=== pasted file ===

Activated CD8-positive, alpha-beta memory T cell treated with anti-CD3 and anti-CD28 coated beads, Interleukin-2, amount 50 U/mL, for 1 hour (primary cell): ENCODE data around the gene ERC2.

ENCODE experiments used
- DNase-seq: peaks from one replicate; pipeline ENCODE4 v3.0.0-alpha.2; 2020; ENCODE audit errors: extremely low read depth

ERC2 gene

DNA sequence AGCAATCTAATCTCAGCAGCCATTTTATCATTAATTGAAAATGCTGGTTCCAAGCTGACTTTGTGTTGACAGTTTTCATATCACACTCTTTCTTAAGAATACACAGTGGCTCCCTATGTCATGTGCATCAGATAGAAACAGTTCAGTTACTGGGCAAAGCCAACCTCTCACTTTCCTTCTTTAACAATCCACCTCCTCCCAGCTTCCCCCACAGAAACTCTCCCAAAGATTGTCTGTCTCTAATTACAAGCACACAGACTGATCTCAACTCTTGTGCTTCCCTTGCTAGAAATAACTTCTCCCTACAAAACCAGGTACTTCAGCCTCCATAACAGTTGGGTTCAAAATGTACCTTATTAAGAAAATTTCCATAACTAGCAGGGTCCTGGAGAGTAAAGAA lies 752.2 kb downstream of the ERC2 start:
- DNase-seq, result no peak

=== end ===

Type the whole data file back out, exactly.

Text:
Activated CD8-positive, alpha-beta memory T cell treated with anti-CD3 and anti-CD28 coated beads, Interleukin-2, amount 50 U/mL, for 1 hour (primary cell): ENCODE data around the gene ERC2.

ENCODE experiments used
- DNase-seq: peaks from one replicate; pipeline ENCODE4 v3.0.0-alpha.2; 2020; ENCODE audit errors: extremely low read depth

ERC2 gene

DNA sequence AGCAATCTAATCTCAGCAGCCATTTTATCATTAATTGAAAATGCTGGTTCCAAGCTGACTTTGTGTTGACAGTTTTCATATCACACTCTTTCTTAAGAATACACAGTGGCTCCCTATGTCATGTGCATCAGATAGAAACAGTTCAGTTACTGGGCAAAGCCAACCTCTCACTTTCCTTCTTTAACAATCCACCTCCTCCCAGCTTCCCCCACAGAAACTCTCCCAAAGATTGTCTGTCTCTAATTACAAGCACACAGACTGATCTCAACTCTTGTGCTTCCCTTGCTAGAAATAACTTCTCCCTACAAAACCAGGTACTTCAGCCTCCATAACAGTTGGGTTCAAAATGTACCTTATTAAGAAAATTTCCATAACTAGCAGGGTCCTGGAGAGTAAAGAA lies 752.2 kb downstream of the ERC2 start:
- DNase-seq, result no peak